Thursday, August 21, 2008

God's Forgiveness

In the first set of the Ten Commandments (Exodus 20), the Torah makes it quite clear that God will distance Himself from, and even punish, those who do not follow His commandments and will reward those who do follow the given path (see Exodus 20:2-6). Yet shortly thereafter, as the people wait at the foot of Mt. Sinai for Moses to return, they create and worship the Golden Calf. Logically, based on the covenant that had been forged at Mt. Sinai, upon sinning so grievously the people should have been immediately destroyed by God.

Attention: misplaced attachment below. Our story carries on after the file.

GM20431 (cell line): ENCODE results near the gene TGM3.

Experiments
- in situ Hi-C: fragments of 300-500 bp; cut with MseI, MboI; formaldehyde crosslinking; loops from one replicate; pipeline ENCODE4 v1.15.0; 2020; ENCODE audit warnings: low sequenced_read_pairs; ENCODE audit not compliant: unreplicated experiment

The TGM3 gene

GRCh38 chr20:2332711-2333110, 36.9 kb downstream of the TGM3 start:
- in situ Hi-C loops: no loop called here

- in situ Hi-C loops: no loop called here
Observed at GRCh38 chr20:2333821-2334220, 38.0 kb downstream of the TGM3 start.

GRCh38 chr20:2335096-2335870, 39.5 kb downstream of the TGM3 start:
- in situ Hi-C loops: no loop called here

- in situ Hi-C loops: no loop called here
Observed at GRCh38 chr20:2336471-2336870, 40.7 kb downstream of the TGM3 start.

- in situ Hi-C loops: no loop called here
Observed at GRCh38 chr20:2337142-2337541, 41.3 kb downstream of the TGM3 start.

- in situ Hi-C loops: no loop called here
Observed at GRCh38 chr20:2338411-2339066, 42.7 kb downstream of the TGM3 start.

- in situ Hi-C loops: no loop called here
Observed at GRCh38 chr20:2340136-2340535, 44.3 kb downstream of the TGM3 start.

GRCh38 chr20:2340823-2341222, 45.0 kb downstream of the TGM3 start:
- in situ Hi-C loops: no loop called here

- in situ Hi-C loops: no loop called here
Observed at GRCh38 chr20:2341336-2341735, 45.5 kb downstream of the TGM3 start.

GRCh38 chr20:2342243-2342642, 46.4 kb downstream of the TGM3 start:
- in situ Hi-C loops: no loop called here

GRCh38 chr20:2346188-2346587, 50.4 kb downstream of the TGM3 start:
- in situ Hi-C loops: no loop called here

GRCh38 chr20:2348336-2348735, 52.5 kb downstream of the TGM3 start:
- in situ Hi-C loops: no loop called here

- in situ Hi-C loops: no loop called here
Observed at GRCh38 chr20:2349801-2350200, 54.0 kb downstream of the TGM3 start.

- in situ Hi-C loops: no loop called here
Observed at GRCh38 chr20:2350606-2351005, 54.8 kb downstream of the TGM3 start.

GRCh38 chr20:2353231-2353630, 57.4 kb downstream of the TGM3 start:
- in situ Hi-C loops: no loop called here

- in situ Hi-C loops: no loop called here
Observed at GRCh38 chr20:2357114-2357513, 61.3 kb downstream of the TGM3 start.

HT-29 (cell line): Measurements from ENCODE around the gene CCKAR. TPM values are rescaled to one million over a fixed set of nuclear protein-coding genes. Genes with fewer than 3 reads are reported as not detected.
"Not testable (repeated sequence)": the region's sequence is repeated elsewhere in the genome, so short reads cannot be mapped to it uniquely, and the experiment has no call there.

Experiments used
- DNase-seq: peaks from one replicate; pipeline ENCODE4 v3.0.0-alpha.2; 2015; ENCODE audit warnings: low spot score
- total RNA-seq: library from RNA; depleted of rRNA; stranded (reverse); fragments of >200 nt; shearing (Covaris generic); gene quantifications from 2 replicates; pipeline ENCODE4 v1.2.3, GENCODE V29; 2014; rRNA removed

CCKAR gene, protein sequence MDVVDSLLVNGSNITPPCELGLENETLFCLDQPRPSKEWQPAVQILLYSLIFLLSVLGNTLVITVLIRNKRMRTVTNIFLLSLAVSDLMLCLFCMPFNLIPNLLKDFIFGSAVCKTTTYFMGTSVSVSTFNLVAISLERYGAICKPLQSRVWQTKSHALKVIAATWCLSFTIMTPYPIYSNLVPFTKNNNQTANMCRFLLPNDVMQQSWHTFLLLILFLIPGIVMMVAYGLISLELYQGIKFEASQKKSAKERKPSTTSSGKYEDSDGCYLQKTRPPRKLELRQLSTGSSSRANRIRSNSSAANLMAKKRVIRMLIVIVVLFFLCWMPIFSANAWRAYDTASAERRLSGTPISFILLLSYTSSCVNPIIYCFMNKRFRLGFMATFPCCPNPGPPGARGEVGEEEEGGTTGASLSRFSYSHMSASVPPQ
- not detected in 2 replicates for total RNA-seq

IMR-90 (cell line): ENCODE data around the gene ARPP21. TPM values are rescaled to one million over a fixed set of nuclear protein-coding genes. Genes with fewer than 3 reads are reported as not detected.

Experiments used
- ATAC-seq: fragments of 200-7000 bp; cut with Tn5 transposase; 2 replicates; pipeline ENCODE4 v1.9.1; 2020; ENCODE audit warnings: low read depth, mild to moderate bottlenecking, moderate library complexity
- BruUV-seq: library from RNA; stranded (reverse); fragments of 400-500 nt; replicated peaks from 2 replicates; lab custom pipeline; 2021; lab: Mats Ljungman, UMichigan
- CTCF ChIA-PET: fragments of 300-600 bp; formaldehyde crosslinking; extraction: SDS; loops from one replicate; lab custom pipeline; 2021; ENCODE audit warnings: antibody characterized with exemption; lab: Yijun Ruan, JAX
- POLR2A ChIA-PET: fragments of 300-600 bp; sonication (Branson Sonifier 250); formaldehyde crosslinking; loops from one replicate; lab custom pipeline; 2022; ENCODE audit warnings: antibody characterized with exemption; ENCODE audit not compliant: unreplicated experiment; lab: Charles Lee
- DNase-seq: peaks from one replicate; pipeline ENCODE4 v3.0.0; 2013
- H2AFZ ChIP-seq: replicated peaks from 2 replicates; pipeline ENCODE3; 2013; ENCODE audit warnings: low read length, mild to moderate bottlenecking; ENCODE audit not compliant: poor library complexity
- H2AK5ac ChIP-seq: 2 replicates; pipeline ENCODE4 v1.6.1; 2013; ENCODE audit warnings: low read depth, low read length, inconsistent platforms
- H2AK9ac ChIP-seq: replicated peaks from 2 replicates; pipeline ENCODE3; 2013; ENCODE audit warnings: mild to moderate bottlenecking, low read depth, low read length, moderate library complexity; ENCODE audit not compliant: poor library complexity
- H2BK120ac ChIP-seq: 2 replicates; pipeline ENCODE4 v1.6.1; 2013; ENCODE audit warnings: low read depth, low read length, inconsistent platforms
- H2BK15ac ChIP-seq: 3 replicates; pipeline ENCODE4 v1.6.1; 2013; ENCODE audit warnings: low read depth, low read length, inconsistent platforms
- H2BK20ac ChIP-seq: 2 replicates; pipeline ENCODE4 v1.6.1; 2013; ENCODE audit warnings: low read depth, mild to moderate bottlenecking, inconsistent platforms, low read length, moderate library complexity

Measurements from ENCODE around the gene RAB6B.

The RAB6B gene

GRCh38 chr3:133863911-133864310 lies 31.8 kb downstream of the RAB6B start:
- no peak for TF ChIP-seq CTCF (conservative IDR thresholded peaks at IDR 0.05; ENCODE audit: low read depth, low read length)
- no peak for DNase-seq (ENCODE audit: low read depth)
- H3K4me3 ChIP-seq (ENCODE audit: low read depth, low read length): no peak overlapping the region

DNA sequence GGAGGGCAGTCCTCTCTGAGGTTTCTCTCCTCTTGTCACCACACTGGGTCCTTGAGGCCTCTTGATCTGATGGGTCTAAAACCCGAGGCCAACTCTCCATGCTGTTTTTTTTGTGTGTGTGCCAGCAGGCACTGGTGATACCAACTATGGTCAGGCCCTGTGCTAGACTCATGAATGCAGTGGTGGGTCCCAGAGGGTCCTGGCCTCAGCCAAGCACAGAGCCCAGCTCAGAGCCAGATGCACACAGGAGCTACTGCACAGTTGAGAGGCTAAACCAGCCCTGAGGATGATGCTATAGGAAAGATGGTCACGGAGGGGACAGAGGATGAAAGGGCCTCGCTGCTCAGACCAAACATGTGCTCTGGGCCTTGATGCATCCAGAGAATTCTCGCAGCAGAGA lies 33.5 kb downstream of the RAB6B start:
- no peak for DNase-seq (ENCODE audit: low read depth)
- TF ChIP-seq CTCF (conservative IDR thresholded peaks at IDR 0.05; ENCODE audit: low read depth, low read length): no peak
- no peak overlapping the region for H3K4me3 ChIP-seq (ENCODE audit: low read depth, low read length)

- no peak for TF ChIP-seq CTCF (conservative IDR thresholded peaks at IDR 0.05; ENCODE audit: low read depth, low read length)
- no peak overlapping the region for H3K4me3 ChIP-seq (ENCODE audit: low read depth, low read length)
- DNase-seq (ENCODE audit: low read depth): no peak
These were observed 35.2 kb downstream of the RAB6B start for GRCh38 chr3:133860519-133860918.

Only Moses understood how close to destruction the Israelites were, and only Moses had the ability to petition God not to smite them. Moses knew, the covenant of accountability notwithstanding, that God awaits the petitions and prayers of his people. In fact, God taught Moses how to elicit a more merciful response (Exodus 34:6-7), one that takes into account the peoples’ need for time to improve and change. If the people repent, the punishment will be averted.

Forgiveness comes in all sizes, shapes and packages. If God can forgive His people even when complete destruction is warranted, then humans should surely emulate the Divine quality of self-control in order to avoid serious confrontations with others.

Anyone can ask for forgiveness. Visit

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